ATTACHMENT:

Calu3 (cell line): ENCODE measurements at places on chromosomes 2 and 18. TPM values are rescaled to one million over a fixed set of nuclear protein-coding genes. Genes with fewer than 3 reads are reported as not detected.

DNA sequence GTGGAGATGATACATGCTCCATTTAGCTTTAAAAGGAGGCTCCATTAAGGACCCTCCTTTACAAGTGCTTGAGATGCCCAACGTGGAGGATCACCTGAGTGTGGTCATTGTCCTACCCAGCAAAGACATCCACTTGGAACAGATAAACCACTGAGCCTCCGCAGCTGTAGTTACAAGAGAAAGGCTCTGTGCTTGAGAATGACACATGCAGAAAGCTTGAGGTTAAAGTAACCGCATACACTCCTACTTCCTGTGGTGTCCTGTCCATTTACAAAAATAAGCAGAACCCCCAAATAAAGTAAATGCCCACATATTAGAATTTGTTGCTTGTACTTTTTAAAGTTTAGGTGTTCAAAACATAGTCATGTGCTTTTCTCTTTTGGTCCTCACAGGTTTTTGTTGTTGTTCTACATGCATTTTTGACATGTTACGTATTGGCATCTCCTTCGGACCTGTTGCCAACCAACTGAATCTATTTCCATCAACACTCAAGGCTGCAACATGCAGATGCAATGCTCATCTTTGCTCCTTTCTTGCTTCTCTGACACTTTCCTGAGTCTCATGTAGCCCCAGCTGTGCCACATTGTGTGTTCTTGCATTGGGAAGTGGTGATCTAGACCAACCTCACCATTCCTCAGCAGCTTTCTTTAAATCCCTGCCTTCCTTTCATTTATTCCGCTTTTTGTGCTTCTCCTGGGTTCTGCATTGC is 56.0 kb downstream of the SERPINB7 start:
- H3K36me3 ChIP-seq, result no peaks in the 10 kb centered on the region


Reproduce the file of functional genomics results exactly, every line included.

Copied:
Calu3 (cell line): ENCODE measurements at places on chromosomes 2 and 18. TPM values are rescaled to one million over a fixed set of nuclear protein-coding genes. Genes with fewer than 3 reads are reported as not detected.

DNA sequence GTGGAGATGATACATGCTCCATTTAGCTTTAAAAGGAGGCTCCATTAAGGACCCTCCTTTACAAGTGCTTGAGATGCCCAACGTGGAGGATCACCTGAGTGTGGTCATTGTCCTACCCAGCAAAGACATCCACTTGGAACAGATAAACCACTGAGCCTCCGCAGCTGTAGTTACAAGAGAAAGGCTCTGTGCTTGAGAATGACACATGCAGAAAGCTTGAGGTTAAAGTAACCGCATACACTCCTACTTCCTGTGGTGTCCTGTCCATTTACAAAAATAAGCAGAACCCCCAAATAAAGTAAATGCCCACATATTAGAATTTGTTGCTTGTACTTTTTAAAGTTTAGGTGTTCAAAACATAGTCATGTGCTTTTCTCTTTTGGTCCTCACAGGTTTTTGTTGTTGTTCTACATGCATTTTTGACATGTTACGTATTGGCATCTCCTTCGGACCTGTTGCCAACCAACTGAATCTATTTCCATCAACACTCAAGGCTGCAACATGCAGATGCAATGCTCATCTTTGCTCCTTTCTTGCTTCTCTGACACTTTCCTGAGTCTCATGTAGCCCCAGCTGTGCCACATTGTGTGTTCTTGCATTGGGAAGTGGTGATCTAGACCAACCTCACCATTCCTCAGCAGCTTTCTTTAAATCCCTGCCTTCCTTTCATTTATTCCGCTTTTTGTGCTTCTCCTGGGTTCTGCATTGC is 56.0 kb downstream of the SERPINB7 start:
- H3K36me3 ChIP-seq, result no peaks in the 10 kb centered on the region